“Like Words Printed on Skin”: Desire, Animal Masks, and Multispecies Relationships in Monique Truong’s The Book of Salt

  • Nandini Thiyagarajan
Part of the Palgrave Studies in Animals and Literature book series (PSAAL)


Monique Truong’s The Book of Salt features a passage in which the protagonist Bình encounters a dying pigeon with a broken wing: “A pigeon, an ordinary, city-gray pigeon, stumbles between the girl’s black boots and tries to spread its wings. The right one opens to its full span, a flourish of white. The left one collapses halfway, a crush of gray” (218). This passage encapsulates issues at the heart of the present chapter: the ways in which the bodies, lives, and deaths of animals quietly inhabit the pages of Truong’s novel.1 Amidst the seemingly anthropocentric concerns of the novel—from postcoloniality, race, and diaspora, to queerness, historicism, and European modernity—this pigeon’s presence compels us to consider how animals and animality are intricately woven into these larger themes. If we read closely, the bodies of animals in The Book of Salt can tell us how animals are intimately tied into the construction of postcolonial identity and subjectivity. Animals provide a space in proximity to—but always at the mercy of—humans, and my analysis in this chapter illuminates the force of belonging and intimacy that can be found by inhabiting a space between human and animal worlds. More generally, whereas animals often fall outside the scope of commentary on Truong’s novel, by attending to the presence of animals in The Book of Salt, I focus on “some of the experiences that lie in the wake of a familiar story” (Bennett 7).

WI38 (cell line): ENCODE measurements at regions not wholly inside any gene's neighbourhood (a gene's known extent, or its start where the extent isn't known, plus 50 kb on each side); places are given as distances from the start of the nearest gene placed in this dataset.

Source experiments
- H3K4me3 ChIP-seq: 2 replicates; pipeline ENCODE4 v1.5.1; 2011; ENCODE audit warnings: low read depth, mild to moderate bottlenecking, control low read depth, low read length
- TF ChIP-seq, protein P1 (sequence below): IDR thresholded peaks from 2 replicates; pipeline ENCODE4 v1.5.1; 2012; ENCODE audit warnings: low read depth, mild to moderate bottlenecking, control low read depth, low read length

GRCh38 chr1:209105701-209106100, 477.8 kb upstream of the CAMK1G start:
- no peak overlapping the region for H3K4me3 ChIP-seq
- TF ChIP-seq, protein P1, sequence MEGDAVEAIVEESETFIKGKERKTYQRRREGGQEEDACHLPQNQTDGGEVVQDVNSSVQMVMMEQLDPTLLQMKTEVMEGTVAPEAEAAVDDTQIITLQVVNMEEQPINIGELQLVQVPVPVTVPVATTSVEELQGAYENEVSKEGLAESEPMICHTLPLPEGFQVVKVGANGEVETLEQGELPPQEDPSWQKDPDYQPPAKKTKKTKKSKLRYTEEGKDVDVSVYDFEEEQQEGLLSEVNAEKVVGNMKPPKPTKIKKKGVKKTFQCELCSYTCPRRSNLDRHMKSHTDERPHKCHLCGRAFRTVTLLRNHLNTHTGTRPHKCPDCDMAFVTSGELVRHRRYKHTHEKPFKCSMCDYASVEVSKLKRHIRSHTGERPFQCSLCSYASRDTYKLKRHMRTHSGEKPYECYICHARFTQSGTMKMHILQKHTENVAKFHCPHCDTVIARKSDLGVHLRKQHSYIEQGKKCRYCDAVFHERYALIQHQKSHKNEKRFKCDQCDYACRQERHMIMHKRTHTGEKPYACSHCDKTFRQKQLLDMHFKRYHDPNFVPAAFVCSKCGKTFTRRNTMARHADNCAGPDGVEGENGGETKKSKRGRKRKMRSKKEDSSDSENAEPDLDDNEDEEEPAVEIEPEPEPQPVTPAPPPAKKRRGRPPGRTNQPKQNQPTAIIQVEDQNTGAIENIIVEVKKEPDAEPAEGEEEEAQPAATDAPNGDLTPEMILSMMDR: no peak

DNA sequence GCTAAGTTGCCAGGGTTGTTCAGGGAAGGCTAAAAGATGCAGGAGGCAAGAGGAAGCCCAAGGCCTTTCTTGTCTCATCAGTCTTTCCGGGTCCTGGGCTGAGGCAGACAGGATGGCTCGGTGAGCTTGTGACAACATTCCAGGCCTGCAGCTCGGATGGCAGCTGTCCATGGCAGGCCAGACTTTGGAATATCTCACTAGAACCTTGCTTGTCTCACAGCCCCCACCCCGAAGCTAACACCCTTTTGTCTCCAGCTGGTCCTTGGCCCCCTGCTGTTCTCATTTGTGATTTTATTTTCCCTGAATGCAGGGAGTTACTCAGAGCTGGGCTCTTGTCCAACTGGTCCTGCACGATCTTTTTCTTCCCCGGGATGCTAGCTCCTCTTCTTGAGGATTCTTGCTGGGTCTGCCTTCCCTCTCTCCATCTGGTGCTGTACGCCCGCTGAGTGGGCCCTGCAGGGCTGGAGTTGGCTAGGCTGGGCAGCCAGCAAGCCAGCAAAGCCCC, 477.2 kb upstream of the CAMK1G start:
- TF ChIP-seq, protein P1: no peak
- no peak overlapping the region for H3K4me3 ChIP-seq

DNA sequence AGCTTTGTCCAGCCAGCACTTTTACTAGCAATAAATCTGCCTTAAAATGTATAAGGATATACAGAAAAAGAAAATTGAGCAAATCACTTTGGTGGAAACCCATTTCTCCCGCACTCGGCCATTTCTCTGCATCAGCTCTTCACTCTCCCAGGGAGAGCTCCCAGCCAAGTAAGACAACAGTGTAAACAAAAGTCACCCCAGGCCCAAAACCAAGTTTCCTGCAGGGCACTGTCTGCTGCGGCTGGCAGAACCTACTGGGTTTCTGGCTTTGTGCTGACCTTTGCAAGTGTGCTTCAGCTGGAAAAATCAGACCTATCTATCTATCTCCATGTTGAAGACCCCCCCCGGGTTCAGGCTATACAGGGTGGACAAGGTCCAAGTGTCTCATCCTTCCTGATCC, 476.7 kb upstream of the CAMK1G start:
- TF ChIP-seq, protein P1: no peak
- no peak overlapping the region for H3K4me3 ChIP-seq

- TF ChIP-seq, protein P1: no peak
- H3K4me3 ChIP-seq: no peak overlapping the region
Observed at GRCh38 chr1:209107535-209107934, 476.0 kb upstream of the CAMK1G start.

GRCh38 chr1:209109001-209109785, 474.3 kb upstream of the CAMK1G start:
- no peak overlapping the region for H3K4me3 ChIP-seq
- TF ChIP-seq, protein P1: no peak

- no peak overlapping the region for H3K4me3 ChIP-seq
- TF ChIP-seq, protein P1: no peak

Nonhuman Animal Animal World Present Chapter Postcolonial Study Familiar Story 
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© Nandini Thiyagarajan 2016

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  • Nandini Thiyagarajan

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